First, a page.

One of the most critical elements of operating a successful fleet is Stakeholder Satisfaction. During my career as a fleet professional, this became paramount early on as I began serving each customer’s needs. As our RTA fleet team has embarked on our purpose to “help fleets succeed,” we identified early that Stakeholder Satisfaction was highly related to success. It was so important, that we made Stakeholder Satisfaction the first of our four pillars of fleet success. We defined it as, “Living up to the expectations of those who depend on the job you do.” This said, one of the challenging aspects of Stakeholder Satisfaction is identifying exactly who your fleet stakeholders are.
Identifying Fleet Stakeholders
The definition we created for Stakeholder Satisfaction sounds simple, but don’t let its simplicity fool you -- there is a lot to unpack in this definition. As a fleet professional, I have always embraced the concept of asking the “Five-Whys” invented in 1930 by Sakichi Toyoda, Japanese industrialist, inventor, and founder of the Toyota Corporation. Today, Toyota -- along with many other industries -- use the “Five-Whys” to get to the root of every problem needing a solution. Don’t be fooled, however -- the “Five-Whys” don’t necessarily start with “why,” and may also include “who,” “what,” “where,” and “how.”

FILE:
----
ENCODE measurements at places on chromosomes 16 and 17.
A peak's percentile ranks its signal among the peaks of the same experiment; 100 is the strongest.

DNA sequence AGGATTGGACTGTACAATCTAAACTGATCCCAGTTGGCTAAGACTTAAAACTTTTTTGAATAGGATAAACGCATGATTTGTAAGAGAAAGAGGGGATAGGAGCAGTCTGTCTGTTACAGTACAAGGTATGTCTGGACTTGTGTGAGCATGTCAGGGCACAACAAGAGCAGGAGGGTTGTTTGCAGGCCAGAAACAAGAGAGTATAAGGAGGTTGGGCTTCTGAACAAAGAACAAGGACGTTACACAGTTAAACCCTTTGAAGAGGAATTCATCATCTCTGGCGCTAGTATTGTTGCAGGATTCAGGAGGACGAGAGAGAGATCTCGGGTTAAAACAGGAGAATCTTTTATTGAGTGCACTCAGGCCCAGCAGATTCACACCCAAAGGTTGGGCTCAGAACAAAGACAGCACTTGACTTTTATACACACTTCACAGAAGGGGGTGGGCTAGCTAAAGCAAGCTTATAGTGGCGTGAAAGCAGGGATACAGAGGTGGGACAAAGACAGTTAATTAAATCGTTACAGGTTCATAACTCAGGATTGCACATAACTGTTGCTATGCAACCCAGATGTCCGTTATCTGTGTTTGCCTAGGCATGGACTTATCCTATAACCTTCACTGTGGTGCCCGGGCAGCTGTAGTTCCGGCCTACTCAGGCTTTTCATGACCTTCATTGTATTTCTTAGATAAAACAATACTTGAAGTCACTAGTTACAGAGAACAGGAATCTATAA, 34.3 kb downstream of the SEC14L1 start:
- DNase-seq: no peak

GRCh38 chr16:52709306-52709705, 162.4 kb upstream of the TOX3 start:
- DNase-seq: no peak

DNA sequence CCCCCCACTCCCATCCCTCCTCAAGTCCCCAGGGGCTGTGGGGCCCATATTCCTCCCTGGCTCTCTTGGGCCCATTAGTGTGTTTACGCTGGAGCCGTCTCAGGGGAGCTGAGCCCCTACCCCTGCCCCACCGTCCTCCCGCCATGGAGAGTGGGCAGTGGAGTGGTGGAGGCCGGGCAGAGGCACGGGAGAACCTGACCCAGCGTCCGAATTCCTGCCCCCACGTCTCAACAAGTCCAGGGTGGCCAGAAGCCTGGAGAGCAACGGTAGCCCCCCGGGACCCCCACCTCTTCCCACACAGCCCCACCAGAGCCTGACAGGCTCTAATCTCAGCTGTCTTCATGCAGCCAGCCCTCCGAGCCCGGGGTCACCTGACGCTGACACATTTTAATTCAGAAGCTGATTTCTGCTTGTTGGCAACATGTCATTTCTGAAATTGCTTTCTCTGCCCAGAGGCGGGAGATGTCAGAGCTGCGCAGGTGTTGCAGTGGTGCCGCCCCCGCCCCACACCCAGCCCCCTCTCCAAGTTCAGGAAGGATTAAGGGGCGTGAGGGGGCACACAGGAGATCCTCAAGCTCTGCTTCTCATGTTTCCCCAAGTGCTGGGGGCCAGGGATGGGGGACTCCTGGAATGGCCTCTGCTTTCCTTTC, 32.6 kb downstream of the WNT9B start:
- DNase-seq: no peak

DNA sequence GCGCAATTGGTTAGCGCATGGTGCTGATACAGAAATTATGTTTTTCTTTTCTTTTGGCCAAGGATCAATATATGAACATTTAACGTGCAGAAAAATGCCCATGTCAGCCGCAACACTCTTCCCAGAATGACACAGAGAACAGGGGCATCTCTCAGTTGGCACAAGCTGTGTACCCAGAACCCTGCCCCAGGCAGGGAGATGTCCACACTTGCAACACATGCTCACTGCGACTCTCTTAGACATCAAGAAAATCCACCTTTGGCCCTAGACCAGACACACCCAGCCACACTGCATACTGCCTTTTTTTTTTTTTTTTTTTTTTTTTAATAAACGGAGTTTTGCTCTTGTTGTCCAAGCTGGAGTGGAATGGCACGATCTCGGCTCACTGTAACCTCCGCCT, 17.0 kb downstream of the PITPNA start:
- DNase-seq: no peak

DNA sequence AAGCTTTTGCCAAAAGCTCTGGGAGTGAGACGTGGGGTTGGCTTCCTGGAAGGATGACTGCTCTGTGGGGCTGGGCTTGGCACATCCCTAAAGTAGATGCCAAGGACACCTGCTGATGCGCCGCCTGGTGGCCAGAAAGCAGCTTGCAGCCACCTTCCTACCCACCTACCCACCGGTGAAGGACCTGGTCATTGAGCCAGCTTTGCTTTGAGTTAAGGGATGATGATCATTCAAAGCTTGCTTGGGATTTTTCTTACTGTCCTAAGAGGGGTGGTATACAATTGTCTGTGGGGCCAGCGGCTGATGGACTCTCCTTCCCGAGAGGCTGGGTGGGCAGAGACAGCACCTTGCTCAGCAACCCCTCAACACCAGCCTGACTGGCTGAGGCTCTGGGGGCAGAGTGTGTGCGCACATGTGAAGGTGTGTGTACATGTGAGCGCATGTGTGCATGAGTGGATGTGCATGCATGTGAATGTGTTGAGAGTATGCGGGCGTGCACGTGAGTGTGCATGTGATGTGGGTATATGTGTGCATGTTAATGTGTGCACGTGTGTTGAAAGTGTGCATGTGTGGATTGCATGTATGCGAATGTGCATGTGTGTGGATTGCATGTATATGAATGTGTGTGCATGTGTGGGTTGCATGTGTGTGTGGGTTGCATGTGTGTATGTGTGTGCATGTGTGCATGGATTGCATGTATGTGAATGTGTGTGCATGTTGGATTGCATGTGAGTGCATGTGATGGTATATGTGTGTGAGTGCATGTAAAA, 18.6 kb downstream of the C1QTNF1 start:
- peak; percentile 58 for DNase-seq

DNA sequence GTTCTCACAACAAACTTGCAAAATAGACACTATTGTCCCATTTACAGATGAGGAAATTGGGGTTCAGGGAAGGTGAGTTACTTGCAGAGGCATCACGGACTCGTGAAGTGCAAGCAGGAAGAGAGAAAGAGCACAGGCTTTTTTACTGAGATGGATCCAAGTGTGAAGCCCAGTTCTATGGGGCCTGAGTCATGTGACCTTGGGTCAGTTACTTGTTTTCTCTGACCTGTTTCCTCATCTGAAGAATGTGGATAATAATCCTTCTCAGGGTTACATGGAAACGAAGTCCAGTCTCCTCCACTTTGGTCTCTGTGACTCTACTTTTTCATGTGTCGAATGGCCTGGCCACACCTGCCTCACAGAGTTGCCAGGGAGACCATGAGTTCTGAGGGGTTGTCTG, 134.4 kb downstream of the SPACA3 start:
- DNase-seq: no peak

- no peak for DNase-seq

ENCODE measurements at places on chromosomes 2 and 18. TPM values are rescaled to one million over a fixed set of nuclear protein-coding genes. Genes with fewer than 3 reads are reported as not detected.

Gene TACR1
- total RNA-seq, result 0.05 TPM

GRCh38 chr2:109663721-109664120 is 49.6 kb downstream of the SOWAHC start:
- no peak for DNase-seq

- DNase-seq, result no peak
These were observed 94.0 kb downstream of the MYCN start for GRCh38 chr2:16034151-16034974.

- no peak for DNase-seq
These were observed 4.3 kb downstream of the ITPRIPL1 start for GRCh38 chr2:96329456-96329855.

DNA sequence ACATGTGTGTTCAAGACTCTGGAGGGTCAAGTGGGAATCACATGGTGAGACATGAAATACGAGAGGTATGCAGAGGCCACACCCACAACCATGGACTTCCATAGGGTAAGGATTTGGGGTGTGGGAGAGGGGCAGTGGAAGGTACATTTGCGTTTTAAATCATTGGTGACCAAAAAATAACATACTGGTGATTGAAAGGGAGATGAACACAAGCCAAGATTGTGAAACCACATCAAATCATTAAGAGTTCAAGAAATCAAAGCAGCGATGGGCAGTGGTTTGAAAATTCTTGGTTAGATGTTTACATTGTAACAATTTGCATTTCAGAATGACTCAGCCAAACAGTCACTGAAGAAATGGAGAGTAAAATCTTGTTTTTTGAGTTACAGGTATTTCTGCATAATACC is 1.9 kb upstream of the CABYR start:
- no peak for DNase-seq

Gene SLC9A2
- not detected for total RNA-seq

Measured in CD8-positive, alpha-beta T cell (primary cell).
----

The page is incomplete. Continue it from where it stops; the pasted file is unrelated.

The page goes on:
Using this “Five-Why” approach, I would advise each professional to start with brainstorming who their fleet stakeholders are and begin by asking simple questions like:
- Who are your stakeholders? Not just your customers, but what about your customers’ customers?
- What about your employees, and their families?
- What about the impact you have on our communities when a fleet is sharing the highways with others, or a city fleet serving the needs of a taxpayer? How do we serve the community’s needs?
- What about your supplier community and your daily interactions?